In Part I of this book, we propose a general framework to analyse the implications of this capital crisis. In Chapter 1, ‘The Struggle for a New Civilization: Challenges and Threats’, Wim Dierckxsens studies the strategy of those who possess this gigantic pyramid of portfolio investments to incorporate as many mechanisms as possible that allow them to hoard the lion’s share of the productive or real wealth before or when the collapse takes place. According to him, the greatest fear of the Anglo-American financial capital is that the Eurozone will not only transform itself into Great Germany, but, worse, they will do so in alliance with China and Russia as part of the Euro-Asian Continental Bloc. The constitution of this mentioned Bloc would imply the definitive defeat of global Anglo-American capital. This idea clashes with unilateral and imperialist conservative forces in the United States and means a possible direct confrontation with China and Russia. We can hear the drums of war again of a direct confrontation among superpowers. The strategic objective of the Anglo-American project is not only to destabilize the euro, but also the dollar. Global bankers want to take advantage of the panic to replace the dollar and the Federal Reserve Bank with a global monetary authority controlled by the global bankers themselves, free of any state control, even of the US government. There is a faction inside the US power bloc that opposes this political project, and there are conservative forces that are trying at all costs to preserve the hegemonic power of the United States. Thus, it is important to them to keep the dollar as the leading global currency in order to fund their military might, but this current project looks more and more difficult to sustain.

In Chapter 2, ‘A Critique of the Hegemonic Ideology and its Root’, Paulo Campanario states that there is a Eurocentric dominant worldview that is held by most members of society, not just the West. A global power commands humankind today, without threats, but is unable to solve basic problems: unemployment, hunger, environmental destruction and others. Increase opposition movements, economic crises and geopolitical problems (Iraq and Afghanistan, China and India ascension). Despite its weaknesses and oppositions, this power still survives thanks to a strong ideology that justifies it, which is based on principles formalized in ancient Greece and accepted worldwide today. This thought is still alive, at the root of the hegemonic ideology. In the past, it sustained the ideologies of violent and unjust systems such as slavery, monarchy or feudalism. Consequently, it will probably continue to sustain and give life blows to the ideology of the global system until an alternative appears, which will replace the simplistic and Manichaean principles by others that are more appropriate to the complex challenges ahead and serve the interests of the greater part of the population.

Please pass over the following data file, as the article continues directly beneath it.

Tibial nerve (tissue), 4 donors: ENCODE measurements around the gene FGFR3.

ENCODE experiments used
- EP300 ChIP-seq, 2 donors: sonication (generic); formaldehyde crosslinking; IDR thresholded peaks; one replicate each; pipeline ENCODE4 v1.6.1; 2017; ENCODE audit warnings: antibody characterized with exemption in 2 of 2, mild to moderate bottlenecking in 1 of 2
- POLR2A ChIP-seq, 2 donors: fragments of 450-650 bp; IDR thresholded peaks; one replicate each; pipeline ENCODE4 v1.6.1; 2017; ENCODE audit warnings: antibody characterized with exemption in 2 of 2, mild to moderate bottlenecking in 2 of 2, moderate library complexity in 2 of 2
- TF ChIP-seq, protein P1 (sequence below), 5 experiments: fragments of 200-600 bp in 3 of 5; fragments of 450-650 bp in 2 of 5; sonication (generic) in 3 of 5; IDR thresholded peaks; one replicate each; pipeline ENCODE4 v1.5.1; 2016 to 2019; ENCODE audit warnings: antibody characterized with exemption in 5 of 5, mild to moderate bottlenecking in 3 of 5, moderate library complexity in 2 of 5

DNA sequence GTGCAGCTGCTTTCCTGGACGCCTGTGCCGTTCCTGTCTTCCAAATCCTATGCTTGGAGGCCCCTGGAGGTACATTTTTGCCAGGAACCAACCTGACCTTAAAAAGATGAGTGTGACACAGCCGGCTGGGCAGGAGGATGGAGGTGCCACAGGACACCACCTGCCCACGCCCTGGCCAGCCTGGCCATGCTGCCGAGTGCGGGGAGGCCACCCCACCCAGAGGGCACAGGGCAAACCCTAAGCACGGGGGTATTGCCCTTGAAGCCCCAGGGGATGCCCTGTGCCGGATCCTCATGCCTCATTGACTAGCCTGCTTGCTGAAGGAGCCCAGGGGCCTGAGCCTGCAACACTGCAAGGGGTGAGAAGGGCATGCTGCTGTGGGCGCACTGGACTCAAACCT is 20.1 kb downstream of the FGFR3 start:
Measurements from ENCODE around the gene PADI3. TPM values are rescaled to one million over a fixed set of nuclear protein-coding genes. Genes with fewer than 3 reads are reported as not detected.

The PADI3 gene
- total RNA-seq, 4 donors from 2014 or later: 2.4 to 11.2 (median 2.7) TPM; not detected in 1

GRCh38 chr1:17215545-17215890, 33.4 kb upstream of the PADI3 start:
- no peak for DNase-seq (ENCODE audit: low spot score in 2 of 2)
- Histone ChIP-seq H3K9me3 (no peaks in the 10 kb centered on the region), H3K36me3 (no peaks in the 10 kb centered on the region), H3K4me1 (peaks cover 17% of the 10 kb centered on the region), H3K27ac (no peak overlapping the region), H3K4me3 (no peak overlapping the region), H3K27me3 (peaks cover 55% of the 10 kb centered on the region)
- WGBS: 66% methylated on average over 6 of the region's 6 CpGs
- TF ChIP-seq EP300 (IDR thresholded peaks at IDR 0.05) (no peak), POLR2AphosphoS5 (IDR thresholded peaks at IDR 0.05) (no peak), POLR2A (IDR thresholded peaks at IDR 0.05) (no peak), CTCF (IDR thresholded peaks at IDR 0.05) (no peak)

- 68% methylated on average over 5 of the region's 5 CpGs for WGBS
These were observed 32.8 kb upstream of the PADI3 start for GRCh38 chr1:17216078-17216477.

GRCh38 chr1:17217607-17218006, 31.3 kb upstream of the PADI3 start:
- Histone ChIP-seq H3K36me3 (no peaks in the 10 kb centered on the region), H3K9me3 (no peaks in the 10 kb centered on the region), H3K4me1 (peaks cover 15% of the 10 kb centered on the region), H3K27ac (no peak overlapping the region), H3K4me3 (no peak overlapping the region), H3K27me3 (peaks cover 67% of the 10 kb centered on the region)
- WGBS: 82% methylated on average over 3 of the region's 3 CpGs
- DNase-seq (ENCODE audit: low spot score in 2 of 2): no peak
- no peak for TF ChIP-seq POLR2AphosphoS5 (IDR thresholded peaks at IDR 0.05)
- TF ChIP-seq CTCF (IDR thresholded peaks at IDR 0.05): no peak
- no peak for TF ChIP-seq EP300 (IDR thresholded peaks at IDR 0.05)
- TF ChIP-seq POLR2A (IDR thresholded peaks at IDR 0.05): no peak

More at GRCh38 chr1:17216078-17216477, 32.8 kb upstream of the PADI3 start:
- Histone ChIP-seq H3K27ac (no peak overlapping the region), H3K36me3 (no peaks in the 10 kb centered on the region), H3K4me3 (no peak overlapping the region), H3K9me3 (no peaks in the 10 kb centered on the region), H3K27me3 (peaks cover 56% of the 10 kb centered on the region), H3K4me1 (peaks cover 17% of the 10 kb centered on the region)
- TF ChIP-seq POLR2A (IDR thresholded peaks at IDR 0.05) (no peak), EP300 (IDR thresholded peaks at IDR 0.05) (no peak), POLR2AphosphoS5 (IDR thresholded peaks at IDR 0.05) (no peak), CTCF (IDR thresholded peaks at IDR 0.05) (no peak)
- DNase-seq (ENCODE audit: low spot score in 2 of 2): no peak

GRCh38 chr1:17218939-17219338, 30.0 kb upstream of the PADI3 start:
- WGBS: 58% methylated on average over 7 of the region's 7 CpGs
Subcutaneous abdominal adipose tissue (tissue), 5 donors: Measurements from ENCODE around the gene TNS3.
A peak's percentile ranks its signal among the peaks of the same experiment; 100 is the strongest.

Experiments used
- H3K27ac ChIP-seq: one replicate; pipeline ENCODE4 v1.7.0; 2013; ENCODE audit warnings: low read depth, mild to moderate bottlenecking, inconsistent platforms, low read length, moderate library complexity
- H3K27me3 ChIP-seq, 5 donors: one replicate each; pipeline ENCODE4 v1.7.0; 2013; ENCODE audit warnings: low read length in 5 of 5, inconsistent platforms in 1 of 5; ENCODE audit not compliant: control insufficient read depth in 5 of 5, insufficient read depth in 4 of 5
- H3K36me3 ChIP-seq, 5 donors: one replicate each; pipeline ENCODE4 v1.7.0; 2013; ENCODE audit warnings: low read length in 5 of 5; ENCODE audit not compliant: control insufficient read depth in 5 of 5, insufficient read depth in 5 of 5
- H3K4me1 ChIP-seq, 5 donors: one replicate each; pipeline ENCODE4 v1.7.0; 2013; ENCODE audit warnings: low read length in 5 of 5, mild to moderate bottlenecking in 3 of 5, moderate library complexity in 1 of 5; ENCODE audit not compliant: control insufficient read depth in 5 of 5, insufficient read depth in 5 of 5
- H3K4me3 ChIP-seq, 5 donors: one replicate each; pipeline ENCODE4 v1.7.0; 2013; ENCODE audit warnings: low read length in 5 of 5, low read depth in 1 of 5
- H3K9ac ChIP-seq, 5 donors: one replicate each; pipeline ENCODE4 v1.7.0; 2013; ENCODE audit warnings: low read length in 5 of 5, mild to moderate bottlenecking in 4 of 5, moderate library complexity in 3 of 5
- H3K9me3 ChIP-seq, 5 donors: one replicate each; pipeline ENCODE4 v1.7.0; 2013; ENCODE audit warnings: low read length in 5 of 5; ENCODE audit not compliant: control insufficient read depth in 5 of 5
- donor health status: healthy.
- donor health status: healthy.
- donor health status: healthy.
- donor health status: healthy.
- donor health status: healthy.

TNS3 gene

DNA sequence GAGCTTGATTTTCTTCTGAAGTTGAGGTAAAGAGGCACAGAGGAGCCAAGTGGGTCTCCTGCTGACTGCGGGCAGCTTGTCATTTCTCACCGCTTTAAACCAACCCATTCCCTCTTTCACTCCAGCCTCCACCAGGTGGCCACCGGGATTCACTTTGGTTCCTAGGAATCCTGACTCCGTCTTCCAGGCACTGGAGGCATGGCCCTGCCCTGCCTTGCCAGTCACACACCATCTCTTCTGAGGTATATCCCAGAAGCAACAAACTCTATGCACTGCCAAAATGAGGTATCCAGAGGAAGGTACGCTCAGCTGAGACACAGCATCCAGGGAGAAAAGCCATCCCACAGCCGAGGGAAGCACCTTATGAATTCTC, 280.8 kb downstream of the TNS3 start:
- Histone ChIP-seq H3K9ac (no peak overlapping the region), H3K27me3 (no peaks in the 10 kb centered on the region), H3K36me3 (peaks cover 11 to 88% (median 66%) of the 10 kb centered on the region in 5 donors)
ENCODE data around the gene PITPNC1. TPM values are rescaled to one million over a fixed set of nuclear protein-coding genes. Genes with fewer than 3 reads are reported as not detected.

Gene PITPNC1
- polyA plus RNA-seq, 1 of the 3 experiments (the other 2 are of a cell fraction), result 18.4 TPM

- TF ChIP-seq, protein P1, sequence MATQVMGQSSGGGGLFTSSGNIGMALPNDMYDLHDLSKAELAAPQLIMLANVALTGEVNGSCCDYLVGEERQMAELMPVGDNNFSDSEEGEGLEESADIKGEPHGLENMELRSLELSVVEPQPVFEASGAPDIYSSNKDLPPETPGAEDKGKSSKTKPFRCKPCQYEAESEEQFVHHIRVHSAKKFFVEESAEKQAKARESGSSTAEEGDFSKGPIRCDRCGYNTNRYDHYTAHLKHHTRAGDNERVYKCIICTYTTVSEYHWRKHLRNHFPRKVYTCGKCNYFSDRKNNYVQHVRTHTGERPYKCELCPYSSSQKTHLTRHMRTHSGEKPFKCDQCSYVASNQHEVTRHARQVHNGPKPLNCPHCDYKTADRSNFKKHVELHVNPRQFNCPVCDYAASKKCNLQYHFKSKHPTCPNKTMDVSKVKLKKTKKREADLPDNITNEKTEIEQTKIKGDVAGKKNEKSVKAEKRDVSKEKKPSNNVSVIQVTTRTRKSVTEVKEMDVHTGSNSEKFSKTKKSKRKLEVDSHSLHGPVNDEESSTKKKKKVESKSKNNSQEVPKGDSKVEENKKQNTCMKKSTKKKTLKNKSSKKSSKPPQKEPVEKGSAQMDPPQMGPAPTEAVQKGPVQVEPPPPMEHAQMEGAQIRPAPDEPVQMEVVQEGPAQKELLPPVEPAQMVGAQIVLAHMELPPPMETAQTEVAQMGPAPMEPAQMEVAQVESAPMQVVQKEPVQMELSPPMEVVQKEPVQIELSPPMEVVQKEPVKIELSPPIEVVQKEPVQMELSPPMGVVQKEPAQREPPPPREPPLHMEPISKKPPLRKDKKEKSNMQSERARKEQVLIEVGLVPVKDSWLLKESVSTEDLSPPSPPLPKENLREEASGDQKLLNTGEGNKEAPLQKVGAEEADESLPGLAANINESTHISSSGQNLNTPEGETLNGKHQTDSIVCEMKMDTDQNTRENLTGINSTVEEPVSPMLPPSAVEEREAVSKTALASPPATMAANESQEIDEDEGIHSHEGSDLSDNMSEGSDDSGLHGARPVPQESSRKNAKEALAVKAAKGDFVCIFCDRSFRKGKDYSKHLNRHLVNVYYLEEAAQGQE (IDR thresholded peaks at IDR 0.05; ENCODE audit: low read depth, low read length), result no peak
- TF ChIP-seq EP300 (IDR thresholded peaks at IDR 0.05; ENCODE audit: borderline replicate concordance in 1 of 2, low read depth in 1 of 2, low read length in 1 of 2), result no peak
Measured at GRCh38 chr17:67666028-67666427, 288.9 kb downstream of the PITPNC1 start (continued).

ISBN (Softcover)
Publication date
2014 (August)
wealth economy public debt fictitious capital real capital
Bruxelles, Bern, Berlin, Frankfurt am Main, New York, Oxford, Wien, 2014. 260 pp., 8 fig.

Biographical notes

Rémy Herrera (Volume editor) Wim Dierckxsens (Volume editor) Paulo Nakatani (Volume editor)

Rémy Herrera is Researcher at the National Centre of Scientific Research (CNRS) and supervises PhD theses at the University of Paris 1 Panthéon-Sorbonne. He has been a consultant at the OECD and the World Bank. He is currently Executive Secretary of the World Forum of Alternatives. Wim Dierckxsens is Coordinator of the International Observatory of Crisis. He is also a senior researcher at the Departamento de Investigación Oeucumenico; former administrator for the United Nations; and professor at the National University of Honduras and the National University of Costa Rica. Paulo Nakatani is Professor at the Department of Economics, Federal University of Espírito Santo (UFES), in Vitoria, Brazil. He has been President of the Brazilian Society of Political Economy (SEP, Sociedade Brasileira de Economia Politica) and Director of the academic review of the SEP.


Title: Beyond the Systemic Crisis and Capital-Led Chaos